- Future developments: Australia is continually working to improve and expand its rail infrastructure. Some notable projects include the Inland Rail, a 1,700 km freight rail line connecting Melbourne to Brisbane, and the Melbourne Metro Tunnel, which aims to improve capacity and connectivity in Melbourne’s rail network.
For trackside workers track and right of way infrastructure encompass various components and features that ensure the safe and efficient operation of the railway system. Here are some key elements of the infrastructure:
- Components: The main components of rail track infrastructure include rails, sleepers (or ties), and ballast. Rails provide the running surface for trains, sleepers support the rails and maintain the correct track gauge, and ballast distributes the load of the track and trains while providing drainage and stability.
- Turnouts: Turnouts, also known as switches or points, are track components that enable trains to change from one track to another. They consist of movable rails (points), a frog (where the rails cross), and fixed rails. Turnouts play a crucial role in the flexibility and efficiency of the rail network, allowing trains to switch between tracks, access sidings, or cross from one parallel track to another.
- Formation: The formation is the prepared surface on which the track structure is built. It typically consists of a layer of compacted earth or gravel, providing a stable and level base for the sleepers and ballast. The formation must be designed to support the loads imposed by the track and trains while allowing for adequate drainage.
- Drainage: Effective drainage is essential for maintaining the stability and longevity of the track structure. Proper drainage helps to prevent water from accumulating beneath the track, which can lead to track settlement, deterioration of sleepers, and reduced track stability. Drainage systems often include ditches, culverts, and subsoil drains to channel water away from the track.
- Earthworks: Earthworks refer to the excavation, embankments, and other construction activities required to create a level and stable surface for the track. This can involve cutting through hills, building up embankments, or constructing retaining walls to support the track and ensure proper drainage.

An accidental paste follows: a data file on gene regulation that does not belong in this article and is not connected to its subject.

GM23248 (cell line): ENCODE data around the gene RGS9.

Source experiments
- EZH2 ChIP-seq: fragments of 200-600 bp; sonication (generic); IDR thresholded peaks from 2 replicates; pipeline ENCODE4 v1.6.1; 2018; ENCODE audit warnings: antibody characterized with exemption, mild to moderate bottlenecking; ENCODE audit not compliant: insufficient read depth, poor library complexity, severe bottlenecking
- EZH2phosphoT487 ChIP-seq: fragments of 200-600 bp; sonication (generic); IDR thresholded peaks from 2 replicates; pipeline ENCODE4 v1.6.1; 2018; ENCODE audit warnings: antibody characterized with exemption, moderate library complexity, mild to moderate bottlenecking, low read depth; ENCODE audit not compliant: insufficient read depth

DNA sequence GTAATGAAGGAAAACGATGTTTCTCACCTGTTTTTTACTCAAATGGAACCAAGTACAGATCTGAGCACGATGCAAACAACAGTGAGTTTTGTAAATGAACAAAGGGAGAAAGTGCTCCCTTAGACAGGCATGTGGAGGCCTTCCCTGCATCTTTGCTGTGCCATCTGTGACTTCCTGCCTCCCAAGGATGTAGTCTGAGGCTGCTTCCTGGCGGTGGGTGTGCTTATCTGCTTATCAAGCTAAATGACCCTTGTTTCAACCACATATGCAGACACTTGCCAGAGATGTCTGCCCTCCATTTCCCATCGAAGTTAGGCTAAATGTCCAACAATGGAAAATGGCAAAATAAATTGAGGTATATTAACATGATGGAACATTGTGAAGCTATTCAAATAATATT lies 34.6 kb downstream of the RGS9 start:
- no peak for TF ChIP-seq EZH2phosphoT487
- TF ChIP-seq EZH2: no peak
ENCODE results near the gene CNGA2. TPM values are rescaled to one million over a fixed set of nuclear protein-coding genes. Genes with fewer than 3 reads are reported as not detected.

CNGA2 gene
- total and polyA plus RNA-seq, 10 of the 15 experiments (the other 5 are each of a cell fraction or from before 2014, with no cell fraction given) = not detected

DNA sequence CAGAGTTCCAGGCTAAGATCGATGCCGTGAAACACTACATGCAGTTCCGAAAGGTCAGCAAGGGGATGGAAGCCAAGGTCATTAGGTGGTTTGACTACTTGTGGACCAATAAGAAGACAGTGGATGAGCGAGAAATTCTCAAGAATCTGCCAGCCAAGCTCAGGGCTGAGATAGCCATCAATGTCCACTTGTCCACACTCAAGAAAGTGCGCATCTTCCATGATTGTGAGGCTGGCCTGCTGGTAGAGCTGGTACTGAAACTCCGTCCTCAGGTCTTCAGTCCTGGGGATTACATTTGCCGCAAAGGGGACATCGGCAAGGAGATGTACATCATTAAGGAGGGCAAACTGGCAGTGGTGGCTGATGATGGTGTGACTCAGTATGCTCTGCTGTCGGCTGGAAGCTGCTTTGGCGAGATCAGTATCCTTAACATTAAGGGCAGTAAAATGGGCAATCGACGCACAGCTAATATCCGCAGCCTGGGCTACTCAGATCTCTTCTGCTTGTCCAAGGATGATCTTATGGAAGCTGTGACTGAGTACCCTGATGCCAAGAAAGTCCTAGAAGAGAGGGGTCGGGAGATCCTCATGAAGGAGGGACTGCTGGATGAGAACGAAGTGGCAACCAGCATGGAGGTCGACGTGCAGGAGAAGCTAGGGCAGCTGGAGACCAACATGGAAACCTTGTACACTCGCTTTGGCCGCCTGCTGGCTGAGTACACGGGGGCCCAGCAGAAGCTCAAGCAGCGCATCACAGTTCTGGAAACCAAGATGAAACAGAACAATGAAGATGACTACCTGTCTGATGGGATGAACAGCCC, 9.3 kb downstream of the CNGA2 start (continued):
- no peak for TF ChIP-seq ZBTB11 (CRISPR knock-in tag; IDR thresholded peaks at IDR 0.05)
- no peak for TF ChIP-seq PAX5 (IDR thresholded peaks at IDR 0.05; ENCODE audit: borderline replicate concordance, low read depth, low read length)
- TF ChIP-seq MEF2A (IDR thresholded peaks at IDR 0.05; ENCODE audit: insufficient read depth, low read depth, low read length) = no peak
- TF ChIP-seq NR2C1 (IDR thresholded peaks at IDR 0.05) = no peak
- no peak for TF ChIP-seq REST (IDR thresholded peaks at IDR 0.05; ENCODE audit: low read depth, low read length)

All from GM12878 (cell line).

- Trackside signs: Trackside signs provide critical information to train drivers, such as speed limits, upcoming features (e.g., stations, junctions, or tunnels), and temporary restrictions. These signs are essential for maintaining safe and efficient train operations and ensuring that drivers are aware of any changes in track conditions or requirements.
- Fencing: Fencing is used to secure the railway corridor and prevent unauthorised access to the tracks. This helps to minimise the risk of trespassing, vandalism, and collisions with vehicles or pedestrians. Fencing can be made from various materials, including metal, wood, or mesh, and can incorporate features such as barbed wire or electrification for added security.
- Level crossings: Level crossings are points where rail tracks intersect with roads or pedestrian pathways, allowing vehicles and pedestrians to cross the railway. They can be equipped with various safety features, such as gates, lights, and bells, to warn road users of approaching trains and prevent collisions. Level crossings must be regularly inspected and maintained to ensure their proper functioning and safety.
The track and right of way infrastructure in relation to rail track in Australia comprise numerous components and features that work together to ensure the safe and efficient operation of the railway system. These elements require regular inspection, maintenance, and improvement to maintain the integrity of the rail network and provide reliable service to passengers and freight.
TLIB3099 RTO Training Materials
Qualifications that include this unit.
TLI37122 – Certificate III in Rail Infrastructure
Training packages that include this unit